Moof Mayeda
Jun 14, 2017 · 4 min read

If it looks like a duck and swims like a duck, but it doesn’t quack, is it a duck?

We have two models: Tracks and Clearances. Tracks are where we hold all of our songs for licensing. Clearances hold information about songs that we don’t own the rights to, but that we’ve helped a client secure a license for.

By many measures, Clearances look like Tracks — they have a title, an artist, and a composer. When a client licenses a Track or a Clearance, there are places in the app where we need to display song details, such as when automatically generating a license, invoice, or a receipt.

If they’re so alike, why use different models to represent them?

On the other hand, there are technical and business reasons to separate Tracks and Clearances. Tracks have a lot to them — they have an audio file, states, tags, and are designed to be searchable by our music supervisors and clients. Because we don’t own the rights to Clearances, they will never be searchable or live on our website. They are mostly only for display purposes.

In the past, when we needed to display the title of the song being licensed, we’d have to use different methods depending on whether or not it was a Clearance:

line_item.clearance ? line_item.clearance.track : line_item.track.display_name

Our app was littered with conditionals like this every time we needed to display the track title, artist, or composer.

Additionally, when we needed a track object created from clearance information (to pass into a serializer, for example), we created a temporary track from the clearance information:

# app/models/line_item.rbdef create_clearance_track 
artist = name: self.clearance
bucket = artist: artist, name: self.clearance
track = title: self.clearance, composer: self.clearance, bucket: bucket

There’s hope for a better way

My goal was to clean up the conditionals and be able to simply call line_item.track.display_name whether the track was a Clearance or a regular Track.

This problem was a perfect set up to use the special case pattern, where a Clearance is a special case of a Track. Clearances needed a Track-like representation so that we could call Track methods and attributes on it.

# app/models/clearance_track.rbclass ClearanceTrack < Track
def initialize(args={})
@clearance = args.delete(:clearance)
@title = clearance.track
@artist = clearance.artist)
@bucket = artist, name: clearance.track)
@composer = clearance.composer

attr_reader :clearance, :artist, :bucket, :title, :composer
def display_name

I created a new ClearanceTrack class that inherits from Track. Now instead of calling create_clearance_track, we could use line_item.clearance). That would instantiate an instance of ClearanceTrack, taking the title, artist, and composer from the Clearance and properly assigning them to ClearanceTrack attributes.

This also meant we could write some model tests that would ensure the behavior we wanted:

# spec/models/clearance_track_spec.rb
describe ClearanceTrack do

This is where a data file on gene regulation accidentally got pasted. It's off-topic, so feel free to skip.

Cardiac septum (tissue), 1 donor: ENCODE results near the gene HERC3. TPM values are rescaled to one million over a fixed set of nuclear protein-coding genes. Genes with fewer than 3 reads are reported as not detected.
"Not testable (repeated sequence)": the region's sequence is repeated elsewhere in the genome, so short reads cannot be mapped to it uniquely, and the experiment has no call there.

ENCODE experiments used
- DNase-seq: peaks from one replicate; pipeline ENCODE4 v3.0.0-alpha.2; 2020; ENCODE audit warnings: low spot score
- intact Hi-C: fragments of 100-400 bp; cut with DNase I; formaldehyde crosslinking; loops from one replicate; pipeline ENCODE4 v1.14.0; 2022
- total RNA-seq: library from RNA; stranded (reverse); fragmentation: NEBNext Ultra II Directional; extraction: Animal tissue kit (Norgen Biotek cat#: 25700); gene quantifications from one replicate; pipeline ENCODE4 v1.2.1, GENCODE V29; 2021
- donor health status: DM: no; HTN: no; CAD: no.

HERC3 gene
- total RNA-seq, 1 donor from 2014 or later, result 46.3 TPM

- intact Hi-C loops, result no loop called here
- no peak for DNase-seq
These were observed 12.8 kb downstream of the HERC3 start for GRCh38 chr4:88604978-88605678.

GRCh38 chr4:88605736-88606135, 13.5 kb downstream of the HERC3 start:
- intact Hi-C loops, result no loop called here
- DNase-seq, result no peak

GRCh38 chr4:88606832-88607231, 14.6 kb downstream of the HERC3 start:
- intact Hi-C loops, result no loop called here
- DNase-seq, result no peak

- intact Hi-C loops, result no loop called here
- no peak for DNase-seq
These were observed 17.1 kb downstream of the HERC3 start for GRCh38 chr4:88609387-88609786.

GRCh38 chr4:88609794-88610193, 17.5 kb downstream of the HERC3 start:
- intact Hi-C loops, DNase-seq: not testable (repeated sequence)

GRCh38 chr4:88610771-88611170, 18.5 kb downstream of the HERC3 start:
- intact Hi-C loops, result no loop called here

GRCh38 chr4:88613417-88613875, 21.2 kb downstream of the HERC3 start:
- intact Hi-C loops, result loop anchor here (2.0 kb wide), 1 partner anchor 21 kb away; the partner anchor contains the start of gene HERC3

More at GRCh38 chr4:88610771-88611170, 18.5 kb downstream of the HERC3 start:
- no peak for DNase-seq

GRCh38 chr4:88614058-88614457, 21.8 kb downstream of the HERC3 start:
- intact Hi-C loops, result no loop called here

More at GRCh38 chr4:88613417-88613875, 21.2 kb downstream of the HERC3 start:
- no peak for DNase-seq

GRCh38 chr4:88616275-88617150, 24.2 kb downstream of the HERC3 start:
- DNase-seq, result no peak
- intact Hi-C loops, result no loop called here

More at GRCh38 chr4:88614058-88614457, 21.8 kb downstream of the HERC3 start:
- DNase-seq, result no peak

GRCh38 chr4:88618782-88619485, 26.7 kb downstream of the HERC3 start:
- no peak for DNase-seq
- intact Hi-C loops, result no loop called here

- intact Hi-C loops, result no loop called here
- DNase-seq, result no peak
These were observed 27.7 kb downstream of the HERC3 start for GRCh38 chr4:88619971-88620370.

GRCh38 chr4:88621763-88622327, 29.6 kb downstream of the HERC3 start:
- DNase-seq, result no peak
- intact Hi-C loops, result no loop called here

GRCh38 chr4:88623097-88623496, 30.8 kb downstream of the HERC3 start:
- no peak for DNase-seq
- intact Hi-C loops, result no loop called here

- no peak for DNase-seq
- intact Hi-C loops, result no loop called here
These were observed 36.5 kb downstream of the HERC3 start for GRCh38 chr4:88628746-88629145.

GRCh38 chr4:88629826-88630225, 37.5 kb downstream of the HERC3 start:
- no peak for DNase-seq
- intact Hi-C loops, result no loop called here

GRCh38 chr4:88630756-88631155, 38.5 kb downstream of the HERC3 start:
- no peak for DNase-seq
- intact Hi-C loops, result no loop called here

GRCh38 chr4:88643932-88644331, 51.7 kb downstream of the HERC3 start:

let(:clearance) { create(:clearance) }
let(:track) { clearance) }
it “has an artist whose name is the same as the clearance artist” do
expect(track.artist).to be_an(Artist)
expect( eq clearance.artist
it “belongs to a track bucket whose name is the same as the clearance track” do
expect(track.bucket).to be_a(TrackBucket)
expect( eq clearance.track

it “has a :composer attribute that’s the same as the clearance composer” do
expect(track.composer).to eq clearance.composer
it “has a display name that’s the same as the clearance track” do
expect(track.display_name).to eq clearance.track

What can we do with this new ClearanceTrack class?

We still had to call when we wanted to instantiate a ClearanceTrack object. I wanted to be able to just call line_item.track and get a ClearanceTrack object. So I decided to override the track method being provided by a belongs_to association and instantiate the ClearanceTrack here. In a way, I took all those if line_item.clearance conditionals and collapsed them into this one instance.

# app/models/line_item.rbdef track
if self.clearance self.clearance)

This enabled me to freely call line_item.track and get back a Track or a ClearanceTrack. I completely removed the offending conditionals and simply used line_item.track.display_name, for example.

There’s a catch…

The only ‘gotcha’ was rendering a link to the track page. Since ClearanceTracks don’t have a track page (they are Plain Old Ruby Objects, so they don’t even have a track id), link_to would generate an error when attempting to render link_to line_item.track.display_name, [:manage, line_item.track].

So we needed a way to conditionally render the link. link_to_if to the rescue!

link_to_if line_item.track.has_link_in_portal?, line_item.track.display_name, [:manage, line_item.track]

Of course, for this to work we needed the has_link_in_portal? boolean on the Track and ClearanceTrack models.

# app/models/track.rb
def has_link_in_portal?
# app/models/clearance_track.rb
def has_link_in_portal?

Ta da! By implementing the special case pattern, I was able to get rid of dozens of conditionals all over our app. I could take this one more step to the database level. Clearances are still stored in their own table but they could be moved over to Track if I set up Single Table Inheritance. What do you think?


Shared discoveries, patterns, and how-to’s from the Marmoset software team to you.

Thanks to Emily Kingan and Ryan Rebo

Moof Mayeda

Written by

Organizer turned software engineer. I read+write about programming and social justice.



Shared discoveries, patterns, and how-to’s from the Marmoset software team to you.

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